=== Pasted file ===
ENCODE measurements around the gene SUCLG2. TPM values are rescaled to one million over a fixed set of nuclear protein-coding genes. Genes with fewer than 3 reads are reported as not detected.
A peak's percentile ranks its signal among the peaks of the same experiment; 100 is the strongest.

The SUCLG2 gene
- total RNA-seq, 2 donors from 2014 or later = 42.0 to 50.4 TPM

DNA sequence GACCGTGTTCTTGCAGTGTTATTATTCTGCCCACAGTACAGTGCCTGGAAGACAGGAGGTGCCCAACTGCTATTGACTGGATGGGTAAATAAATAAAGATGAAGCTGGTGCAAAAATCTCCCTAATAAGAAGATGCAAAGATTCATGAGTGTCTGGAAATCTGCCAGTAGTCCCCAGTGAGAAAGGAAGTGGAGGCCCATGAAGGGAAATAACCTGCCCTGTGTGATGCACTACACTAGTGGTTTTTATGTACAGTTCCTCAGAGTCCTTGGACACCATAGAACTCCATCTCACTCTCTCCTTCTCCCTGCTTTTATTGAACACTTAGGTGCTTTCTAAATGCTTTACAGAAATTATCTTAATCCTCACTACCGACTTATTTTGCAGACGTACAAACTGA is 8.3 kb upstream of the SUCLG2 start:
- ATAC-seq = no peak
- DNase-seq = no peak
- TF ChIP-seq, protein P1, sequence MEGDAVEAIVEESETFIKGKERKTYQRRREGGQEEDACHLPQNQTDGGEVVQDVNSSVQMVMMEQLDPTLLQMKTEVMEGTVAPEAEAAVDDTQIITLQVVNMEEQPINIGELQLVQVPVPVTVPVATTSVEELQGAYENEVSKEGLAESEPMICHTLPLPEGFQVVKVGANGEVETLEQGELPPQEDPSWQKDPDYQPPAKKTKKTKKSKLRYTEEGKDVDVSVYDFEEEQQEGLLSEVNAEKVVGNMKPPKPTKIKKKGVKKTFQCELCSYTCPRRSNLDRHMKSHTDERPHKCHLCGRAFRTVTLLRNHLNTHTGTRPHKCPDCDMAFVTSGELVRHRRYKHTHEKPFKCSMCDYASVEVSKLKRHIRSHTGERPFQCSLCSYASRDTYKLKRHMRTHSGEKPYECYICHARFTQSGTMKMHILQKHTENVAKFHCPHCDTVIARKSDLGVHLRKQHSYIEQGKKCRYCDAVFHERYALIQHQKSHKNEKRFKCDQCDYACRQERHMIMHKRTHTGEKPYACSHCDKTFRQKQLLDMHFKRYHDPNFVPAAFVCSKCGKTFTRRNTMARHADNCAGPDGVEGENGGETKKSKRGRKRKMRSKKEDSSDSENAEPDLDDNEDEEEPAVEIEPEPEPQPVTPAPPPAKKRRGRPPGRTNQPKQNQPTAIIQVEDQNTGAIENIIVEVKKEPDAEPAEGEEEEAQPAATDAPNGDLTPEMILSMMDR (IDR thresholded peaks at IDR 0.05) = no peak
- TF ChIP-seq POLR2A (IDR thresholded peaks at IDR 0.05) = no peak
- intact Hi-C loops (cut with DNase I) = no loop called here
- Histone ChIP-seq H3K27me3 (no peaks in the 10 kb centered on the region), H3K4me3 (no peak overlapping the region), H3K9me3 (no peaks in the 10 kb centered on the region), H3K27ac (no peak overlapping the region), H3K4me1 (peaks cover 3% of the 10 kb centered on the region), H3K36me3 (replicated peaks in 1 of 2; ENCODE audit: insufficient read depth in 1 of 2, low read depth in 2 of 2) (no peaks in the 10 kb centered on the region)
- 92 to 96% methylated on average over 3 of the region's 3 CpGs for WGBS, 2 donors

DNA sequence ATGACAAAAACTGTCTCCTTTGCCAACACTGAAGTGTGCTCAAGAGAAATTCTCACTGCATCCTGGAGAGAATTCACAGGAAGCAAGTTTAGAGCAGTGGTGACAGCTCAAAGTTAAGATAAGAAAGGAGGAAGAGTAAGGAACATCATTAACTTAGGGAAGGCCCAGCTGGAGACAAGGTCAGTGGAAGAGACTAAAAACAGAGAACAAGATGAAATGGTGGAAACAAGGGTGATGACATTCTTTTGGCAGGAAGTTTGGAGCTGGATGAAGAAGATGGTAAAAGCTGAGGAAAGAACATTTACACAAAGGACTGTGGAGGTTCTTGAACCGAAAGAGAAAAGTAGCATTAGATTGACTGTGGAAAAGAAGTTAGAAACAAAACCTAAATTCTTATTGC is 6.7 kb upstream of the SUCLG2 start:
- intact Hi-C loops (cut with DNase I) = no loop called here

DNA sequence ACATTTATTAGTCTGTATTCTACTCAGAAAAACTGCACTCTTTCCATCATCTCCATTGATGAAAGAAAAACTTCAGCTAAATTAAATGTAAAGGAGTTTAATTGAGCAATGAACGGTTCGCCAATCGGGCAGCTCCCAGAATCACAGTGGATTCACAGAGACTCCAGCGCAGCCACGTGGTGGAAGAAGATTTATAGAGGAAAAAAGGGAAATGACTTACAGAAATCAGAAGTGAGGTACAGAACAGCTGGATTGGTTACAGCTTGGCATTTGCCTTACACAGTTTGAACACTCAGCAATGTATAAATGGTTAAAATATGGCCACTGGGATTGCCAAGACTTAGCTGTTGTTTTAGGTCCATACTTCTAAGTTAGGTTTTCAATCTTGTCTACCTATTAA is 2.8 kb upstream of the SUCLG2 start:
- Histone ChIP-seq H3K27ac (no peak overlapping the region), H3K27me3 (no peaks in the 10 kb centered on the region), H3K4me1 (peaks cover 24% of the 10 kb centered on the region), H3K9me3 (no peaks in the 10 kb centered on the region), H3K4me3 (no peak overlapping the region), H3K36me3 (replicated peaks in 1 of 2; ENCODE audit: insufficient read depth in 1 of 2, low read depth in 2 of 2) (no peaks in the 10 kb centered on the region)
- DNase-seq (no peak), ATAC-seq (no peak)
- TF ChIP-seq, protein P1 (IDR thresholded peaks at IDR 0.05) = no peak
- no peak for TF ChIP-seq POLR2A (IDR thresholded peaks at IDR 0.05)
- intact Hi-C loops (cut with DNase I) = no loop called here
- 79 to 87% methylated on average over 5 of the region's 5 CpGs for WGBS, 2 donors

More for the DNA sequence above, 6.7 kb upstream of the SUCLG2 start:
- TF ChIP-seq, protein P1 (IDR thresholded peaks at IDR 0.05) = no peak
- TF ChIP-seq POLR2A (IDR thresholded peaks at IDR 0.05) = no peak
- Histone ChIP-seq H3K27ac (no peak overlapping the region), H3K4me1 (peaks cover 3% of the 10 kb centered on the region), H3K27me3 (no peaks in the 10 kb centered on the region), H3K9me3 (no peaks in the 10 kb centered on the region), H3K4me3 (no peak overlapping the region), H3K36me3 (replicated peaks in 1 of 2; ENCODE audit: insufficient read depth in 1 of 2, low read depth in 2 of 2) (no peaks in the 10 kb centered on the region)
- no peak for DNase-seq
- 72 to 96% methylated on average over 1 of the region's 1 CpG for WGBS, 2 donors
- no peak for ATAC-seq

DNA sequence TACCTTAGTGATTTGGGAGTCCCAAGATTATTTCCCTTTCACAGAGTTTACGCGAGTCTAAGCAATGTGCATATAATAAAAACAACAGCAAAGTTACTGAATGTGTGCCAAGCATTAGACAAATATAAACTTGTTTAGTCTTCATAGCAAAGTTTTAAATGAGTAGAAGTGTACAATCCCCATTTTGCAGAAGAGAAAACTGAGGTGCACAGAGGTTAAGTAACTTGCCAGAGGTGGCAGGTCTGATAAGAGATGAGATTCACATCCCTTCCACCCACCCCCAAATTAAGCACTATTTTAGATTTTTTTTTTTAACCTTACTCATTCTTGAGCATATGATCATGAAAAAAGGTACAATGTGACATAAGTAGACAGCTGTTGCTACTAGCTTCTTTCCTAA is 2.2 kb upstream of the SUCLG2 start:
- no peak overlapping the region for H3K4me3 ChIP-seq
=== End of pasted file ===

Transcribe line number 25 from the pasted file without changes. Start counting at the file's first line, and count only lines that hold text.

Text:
- Histone ChIP-seq H3K27ac (no peak overlapping the region), H3K4me1 (peaks cover 3% of the 10 kb centered on the region), H3K27me3 (no peaks in the 10 kb centered on the region), H3K9me3 (no peaks in the 10 kb centered on the region), H3K4me3 (no peak overlapping the region), H3K36me3 (replicated peaks in 1 of 2; ENCODE audit: insufficient read depth in 1 of 2, low read depth in 2 of 2) (no peaks in the 10 kb centered on the region)